Paternity is the legal establishment of fatherhood between a man and his child. A man could voluntarily declare paternity of his child, or a mother might petition the court to assist in determining her child’s father so that he would also have responsibility. Once legal paternity is established, the father may have a duty to provide support for the child and could gain rights to visitation or custody. If you are trying to prove paternity, then you need legal representation from our New Jersey father’s rights attorneys at Moskowitz Law Group, LLC. We can review the evidence and put together a strong case on your behalf. With over 50 years of collective legal experience, you can trust that our team will provide knowledgeable legal support on your behalf.
How To Establish Paternity In Hackensack
If you are a mother that is trying to prove that a certain man is the father of your child, then there are a few steps you should take:
- Before you involve the courts, ask if the alleged father will voluntarily acknowledge paternity. He can sign a Certificate of Parentage with a local registrar or County Welfare Agency in order to avoid time-consuming court hearings and expensive fees.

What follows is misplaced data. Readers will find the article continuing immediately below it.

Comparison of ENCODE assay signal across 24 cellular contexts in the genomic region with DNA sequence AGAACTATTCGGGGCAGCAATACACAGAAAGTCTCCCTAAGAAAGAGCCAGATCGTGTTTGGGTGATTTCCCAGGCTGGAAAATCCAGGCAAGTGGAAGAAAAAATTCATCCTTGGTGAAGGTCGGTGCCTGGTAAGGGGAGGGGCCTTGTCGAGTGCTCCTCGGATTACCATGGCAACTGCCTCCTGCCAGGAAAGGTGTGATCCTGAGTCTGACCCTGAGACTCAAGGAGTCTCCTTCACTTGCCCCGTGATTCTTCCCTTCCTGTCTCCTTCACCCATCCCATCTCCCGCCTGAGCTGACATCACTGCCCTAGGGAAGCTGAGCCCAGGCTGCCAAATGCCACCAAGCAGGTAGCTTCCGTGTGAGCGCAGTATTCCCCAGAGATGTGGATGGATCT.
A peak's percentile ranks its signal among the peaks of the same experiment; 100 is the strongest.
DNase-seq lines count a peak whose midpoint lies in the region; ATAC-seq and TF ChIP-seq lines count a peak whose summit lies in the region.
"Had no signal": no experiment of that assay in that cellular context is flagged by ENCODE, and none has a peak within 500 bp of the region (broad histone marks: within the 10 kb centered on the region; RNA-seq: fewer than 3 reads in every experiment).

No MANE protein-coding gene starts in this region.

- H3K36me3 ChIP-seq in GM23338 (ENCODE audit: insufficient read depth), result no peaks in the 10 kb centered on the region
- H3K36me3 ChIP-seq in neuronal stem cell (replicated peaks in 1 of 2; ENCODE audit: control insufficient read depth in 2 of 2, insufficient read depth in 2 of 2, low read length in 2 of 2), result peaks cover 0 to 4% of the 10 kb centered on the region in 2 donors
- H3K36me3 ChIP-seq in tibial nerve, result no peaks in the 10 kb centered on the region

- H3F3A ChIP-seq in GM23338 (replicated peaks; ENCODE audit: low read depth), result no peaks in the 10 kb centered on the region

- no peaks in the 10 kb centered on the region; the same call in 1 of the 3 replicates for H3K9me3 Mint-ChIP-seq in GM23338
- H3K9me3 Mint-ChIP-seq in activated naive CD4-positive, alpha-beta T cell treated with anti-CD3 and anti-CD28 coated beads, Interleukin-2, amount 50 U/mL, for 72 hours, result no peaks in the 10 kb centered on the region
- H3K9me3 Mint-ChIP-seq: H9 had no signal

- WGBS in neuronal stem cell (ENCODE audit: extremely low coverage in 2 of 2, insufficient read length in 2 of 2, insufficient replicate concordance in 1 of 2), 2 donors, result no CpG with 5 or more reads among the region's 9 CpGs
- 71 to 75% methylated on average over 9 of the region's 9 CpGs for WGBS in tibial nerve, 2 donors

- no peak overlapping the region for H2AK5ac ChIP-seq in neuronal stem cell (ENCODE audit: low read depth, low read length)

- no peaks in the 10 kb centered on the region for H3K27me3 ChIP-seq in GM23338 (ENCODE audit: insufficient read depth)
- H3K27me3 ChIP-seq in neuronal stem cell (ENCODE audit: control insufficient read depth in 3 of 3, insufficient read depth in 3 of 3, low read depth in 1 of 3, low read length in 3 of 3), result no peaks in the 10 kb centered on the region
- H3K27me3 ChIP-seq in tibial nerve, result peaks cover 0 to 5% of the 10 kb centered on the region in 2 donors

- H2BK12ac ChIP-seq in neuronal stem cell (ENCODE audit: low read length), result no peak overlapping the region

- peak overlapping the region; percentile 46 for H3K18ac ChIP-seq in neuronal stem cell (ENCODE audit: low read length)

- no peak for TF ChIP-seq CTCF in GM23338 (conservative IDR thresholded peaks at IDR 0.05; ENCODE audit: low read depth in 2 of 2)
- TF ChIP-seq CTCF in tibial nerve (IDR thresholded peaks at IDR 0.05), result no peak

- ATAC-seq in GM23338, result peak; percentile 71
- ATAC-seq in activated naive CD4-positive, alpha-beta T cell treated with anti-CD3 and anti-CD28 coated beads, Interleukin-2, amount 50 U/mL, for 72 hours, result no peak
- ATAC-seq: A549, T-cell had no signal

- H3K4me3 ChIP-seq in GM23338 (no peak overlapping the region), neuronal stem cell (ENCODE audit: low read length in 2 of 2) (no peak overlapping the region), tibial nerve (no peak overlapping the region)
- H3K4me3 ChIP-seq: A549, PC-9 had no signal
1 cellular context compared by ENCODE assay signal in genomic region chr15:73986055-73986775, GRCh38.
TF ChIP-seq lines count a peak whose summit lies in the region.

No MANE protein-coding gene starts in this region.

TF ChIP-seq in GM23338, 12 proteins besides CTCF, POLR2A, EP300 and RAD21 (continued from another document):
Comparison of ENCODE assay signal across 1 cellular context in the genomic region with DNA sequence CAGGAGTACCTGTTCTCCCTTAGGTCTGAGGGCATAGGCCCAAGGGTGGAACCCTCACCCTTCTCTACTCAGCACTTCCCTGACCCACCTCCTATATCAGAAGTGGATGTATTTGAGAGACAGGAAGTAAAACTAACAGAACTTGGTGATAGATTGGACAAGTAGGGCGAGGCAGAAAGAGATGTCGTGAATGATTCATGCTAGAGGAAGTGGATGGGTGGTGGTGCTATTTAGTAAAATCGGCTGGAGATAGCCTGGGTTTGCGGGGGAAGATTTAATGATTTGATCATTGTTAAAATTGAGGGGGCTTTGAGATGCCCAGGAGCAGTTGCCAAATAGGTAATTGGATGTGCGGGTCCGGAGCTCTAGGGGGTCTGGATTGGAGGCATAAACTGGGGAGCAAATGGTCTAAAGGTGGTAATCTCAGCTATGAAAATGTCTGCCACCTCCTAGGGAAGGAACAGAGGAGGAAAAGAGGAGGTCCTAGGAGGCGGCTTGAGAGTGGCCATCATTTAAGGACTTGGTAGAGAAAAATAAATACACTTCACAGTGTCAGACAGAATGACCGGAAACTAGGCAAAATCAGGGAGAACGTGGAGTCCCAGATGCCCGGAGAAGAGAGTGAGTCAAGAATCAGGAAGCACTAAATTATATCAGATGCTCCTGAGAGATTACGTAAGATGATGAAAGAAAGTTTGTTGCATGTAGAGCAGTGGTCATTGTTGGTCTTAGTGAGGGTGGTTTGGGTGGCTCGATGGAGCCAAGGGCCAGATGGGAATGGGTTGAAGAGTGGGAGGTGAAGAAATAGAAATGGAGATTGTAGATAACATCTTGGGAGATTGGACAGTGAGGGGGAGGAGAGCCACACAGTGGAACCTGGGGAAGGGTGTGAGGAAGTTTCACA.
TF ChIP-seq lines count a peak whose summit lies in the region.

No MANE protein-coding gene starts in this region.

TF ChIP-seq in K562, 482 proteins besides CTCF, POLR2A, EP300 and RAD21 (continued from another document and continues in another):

- If the alleged father refuses, then you should pursue court action.
Unmarried couples should file and FD complaint, while married couples should file an FM complaint. In this petition, you may request that the court orders a paternity test. Once the request is processed, the court will notify you and the alleged father of the hearing date.
At the hearing, the man is given a chance to accept the paternity test request. The paternity test is a simple DNA test in which medical professionals wipe the inside of the cheek. Since this type of test is recognized to be 99% accurate in New Jersey, a judge will most likely rule that a man who tests positive is the father. To ensure that you have proper legal support throughout your case, enlist the help of a paternity lawyer at our firm.
Addressing Uncontested Paternity
Paternity is assumed in the following situations:
- The man and the child’s mother were legally married when the child was born
- The man tried to have his name put on the child’s birth certificate
- Acknowledged paternity in writing
- The man provided for the child or received the child as his natural child during minority
If a man wishes to contest paternity in the above circumstances, then he must provide “clear and convincing” evidence that the child is not his.
Seeking The Assistance of
Establishing paternity can be quite complicated, so it is vital that you contact our Bergen County paternity lawyers for the legal support you need on your side. We have devoted ourselves solely to family law matters, so you can expect that our team will understand the right course of action to take in your situation.